In St. Barts, a new food festival dips into the pleasures of fine dining.
Culinary festivals have become a boisterous business, with thousands of events sprouting up around the globe, hungry crowds lining up for nothing more than a nibble on the end of a toothpick, and great chefs abandoning their kitchens to cook over a loudspeaker in front of audiences who will not enjoy a single bite.
Last year, St. Barts, the famously exclusive island in the French West Indies, became the latest destination to offer a food festival of its own—but one that pursues a very different philosophy. “We want it to become a rendezvous,” said Nils Dufau, an organizer and the president of the St. Barth Tourism Committee. And so the centerpiece of the first Taste of St. Barth Gourmet Festival was a series of intricate, multicourse dinners cooked by prominent chefs from around the world. During a tranquil week in November, before the start of high season, food lovers explored the Brazilian-French fusion of Thomas Troisgros of Olympe in Rio de Janeiro, including a crisp-skinned sea bream in a vivid yellow sauce made with tucupi, the boiled liquid extracted from the root of a wild Amazonian cassava shrub. On the other side of the island, Daniel Berlin of Daniel Berlin Krog, located in remote southern Sweden, delivered the pinpoint flavors of new Nordic cuisine in such dishes as local lobster served in a dill broth with dill emulsion, while Jérôme Nutile of the Mas de Boudan hotel and restaurant in Nîmes, France, infused haute cuisine with tropical ingredients, layering thinly shaved pineapple with slices of foie gras and blue lobster. “I wanted to marry the products of the Caribbean with the products of the region I come from,” Nutile said. “It’s a very peppy, fresh bite.”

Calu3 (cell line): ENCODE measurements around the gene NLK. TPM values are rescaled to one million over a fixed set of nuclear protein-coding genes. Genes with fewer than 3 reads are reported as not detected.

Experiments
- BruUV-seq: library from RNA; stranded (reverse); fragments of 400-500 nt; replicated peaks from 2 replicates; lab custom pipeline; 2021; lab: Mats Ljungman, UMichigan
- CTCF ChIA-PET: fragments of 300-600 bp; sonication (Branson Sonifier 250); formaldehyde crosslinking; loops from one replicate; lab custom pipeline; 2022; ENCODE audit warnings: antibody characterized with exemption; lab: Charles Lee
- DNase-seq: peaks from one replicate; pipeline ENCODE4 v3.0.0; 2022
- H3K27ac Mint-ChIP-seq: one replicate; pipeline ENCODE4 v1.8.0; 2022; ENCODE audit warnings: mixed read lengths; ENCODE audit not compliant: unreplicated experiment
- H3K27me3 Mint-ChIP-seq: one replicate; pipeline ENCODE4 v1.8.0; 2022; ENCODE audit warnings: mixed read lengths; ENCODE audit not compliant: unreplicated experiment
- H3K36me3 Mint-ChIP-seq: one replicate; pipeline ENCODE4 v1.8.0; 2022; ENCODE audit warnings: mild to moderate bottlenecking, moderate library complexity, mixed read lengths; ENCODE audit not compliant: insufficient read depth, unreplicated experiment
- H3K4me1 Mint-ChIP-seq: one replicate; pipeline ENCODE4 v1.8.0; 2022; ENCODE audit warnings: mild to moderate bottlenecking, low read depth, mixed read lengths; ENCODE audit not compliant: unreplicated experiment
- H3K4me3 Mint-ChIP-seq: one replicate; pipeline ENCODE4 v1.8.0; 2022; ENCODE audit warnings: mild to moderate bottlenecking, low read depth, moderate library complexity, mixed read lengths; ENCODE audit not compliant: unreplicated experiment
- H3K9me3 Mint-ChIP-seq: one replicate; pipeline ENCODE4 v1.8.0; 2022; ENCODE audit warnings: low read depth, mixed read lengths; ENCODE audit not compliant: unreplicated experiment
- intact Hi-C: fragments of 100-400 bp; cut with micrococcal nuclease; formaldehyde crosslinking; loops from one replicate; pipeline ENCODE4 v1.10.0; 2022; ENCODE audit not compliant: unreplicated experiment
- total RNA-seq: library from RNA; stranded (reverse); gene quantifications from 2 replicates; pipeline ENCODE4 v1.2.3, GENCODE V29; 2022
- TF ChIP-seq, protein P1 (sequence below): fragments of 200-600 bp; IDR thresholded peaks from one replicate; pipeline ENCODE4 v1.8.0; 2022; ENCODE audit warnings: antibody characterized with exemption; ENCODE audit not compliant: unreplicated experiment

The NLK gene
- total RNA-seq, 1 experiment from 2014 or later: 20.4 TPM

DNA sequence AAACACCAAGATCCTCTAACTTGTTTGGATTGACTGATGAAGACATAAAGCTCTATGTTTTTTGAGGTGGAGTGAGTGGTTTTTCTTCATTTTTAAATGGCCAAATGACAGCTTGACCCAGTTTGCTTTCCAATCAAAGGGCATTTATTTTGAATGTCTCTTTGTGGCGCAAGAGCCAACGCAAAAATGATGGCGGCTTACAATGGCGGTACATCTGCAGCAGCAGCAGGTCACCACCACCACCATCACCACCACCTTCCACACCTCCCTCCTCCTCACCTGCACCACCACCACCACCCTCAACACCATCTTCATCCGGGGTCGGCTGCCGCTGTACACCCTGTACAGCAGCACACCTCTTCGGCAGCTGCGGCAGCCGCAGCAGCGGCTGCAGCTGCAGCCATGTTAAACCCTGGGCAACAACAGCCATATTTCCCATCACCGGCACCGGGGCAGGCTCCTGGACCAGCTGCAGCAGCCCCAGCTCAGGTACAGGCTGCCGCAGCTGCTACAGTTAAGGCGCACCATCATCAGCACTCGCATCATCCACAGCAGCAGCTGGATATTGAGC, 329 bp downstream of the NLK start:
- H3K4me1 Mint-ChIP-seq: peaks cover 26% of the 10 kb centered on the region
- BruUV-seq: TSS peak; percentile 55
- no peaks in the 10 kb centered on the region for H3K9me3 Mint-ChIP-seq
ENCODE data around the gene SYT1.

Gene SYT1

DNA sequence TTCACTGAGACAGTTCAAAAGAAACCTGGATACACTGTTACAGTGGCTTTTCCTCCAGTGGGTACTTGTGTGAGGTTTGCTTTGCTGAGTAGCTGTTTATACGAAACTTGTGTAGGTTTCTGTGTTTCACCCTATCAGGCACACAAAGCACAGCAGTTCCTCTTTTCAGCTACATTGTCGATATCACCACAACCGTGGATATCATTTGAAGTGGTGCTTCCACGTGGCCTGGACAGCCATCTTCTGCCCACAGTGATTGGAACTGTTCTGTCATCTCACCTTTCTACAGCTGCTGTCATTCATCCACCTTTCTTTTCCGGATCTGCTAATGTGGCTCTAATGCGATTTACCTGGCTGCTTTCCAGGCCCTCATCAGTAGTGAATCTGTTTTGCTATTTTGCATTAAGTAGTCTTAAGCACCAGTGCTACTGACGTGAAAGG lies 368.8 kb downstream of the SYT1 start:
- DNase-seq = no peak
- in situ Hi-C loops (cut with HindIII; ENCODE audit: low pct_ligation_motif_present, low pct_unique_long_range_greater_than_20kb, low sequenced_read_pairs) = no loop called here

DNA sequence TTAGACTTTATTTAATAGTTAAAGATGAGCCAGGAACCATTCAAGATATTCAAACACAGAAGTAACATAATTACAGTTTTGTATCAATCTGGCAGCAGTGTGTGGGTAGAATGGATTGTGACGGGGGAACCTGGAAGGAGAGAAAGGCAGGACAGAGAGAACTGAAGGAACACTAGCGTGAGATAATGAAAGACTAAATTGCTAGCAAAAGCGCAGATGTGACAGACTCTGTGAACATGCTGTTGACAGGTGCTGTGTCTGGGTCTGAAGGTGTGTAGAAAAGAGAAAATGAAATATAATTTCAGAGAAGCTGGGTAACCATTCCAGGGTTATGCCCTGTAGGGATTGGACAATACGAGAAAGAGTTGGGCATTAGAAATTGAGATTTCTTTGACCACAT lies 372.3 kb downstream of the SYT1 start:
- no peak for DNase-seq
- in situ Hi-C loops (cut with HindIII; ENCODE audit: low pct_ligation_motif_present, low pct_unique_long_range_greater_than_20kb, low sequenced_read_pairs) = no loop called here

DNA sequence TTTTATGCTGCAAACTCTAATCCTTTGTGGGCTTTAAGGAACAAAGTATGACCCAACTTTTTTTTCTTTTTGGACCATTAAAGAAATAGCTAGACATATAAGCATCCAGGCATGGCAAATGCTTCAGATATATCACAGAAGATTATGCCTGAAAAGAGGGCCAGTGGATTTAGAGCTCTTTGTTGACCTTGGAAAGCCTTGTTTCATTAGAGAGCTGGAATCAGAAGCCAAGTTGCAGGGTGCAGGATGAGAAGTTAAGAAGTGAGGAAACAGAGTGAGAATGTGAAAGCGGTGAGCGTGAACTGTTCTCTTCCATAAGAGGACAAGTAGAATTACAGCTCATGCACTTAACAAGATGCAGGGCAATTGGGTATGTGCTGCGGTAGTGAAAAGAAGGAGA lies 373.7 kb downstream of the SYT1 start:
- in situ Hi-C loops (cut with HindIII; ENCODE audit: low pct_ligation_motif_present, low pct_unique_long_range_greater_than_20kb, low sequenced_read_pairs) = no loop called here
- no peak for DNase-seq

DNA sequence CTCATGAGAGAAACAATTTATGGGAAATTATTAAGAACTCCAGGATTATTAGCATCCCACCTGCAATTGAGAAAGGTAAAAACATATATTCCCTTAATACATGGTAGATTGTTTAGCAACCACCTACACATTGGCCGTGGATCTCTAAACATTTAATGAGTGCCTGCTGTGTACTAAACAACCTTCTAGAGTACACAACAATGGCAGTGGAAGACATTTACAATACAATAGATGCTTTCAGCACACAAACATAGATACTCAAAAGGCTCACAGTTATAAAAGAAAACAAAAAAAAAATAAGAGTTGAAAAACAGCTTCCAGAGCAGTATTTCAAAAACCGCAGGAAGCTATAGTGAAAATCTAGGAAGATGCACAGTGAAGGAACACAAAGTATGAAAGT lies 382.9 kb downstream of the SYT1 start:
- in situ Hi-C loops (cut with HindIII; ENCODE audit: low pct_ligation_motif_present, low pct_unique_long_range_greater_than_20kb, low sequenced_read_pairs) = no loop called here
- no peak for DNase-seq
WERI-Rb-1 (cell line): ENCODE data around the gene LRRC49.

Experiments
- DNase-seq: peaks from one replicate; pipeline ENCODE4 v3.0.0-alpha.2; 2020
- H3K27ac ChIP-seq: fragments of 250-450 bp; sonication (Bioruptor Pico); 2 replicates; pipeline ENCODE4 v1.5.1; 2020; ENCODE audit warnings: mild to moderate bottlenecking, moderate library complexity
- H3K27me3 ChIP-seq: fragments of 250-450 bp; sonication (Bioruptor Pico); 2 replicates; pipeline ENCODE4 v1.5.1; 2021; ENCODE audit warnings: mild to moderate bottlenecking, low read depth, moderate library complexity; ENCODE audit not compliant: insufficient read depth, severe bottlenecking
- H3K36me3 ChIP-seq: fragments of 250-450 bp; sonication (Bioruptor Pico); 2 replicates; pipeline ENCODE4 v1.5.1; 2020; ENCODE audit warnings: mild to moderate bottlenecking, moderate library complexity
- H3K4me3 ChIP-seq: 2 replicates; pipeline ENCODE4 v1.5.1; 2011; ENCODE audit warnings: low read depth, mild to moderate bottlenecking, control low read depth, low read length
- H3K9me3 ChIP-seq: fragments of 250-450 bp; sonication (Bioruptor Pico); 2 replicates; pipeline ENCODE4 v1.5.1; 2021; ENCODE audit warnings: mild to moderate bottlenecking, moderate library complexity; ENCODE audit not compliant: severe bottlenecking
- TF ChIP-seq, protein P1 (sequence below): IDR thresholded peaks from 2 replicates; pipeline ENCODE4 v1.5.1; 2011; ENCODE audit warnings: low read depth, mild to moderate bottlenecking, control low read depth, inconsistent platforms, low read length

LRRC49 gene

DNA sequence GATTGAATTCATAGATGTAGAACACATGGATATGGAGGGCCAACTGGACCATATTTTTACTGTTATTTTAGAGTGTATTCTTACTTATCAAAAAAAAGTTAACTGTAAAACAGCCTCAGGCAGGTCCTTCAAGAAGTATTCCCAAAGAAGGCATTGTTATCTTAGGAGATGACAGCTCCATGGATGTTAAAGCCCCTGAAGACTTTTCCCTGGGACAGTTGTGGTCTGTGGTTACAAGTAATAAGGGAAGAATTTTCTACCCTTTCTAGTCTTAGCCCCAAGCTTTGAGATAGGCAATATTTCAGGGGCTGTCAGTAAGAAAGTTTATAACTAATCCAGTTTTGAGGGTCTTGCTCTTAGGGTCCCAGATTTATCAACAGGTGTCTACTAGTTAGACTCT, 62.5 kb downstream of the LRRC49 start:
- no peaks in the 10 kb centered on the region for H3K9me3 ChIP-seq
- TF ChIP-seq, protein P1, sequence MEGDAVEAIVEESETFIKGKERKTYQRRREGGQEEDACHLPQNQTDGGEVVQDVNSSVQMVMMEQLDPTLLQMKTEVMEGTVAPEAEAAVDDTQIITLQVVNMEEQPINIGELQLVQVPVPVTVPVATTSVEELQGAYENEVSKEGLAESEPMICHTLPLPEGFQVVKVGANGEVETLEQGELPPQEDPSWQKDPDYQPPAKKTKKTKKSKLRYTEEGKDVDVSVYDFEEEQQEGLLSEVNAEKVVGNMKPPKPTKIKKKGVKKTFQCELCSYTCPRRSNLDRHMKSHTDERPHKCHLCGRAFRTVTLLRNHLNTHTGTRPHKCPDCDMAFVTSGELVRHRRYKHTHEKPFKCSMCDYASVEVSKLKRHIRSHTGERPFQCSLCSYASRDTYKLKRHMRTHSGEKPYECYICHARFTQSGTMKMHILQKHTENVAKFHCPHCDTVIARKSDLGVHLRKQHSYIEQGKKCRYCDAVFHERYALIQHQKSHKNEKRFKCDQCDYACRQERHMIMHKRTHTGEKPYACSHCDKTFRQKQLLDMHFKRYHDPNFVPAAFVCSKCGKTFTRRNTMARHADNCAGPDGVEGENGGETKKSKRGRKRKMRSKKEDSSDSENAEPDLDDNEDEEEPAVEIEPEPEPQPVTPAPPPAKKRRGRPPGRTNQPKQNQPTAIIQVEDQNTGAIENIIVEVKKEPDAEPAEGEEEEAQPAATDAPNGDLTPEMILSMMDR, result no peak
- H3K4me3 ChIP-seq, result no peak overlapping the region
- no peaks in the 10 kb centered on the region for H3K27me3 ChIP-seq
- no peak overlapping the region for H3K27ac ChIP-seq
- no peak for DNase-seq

The second edition of the festival, taking place November 5 through 8, is dedicated to French gastronomy, with seven visiting chefs chosen to represent the entire spectrum of contemporary cooking. Once again, each will offer a four-course menu (about $80) at one of the island’s top beachfront resorts and restaurants. The two classicists are Nutile, returning to cook at Hotel Christopher, and Christophe Aribert of Les Terrasses at the Grand Hôtel Uriage, who will be cooking at Le Guanahani hotel.
David Toutain, whose eponymous restaurant is one of the hottest tables in Paris, will represent the new wave; he will take the reins at Hotel Taïwana. Alexandre Mazzia—whose restaurant in Marseille, which bears his name, earned a Michelin star eight months after it opened in 2014—will appear at Cheval Blanc St-Barth Isle de France. A winner of France’s Top Chef competition, Stéphanie Le Quellec of La Scène Restaurant in Paris will cook at L’Esprit. Emmanuel Renaut, the Michelin three-star chef of Flocons de Sel in Megève and the festival’s ambassador for 2015, will also offer a special eight-course tasting menu (about $130) at Eden Rock, in collaboration with Laurent Jeannin, the pastry chef at Le Bristol Paris.
As food fantasies go, Taste of St. Barth is a very good one. Just be sure to make a reservation and—because the island’s laid-back vibe can get the best of even the most type A culinary talent—confirm that the scheduled visiting chef will indeed be at the stoves that night.
Taste of St. Barth Gourmet Festival, saintbarth-tourisme.com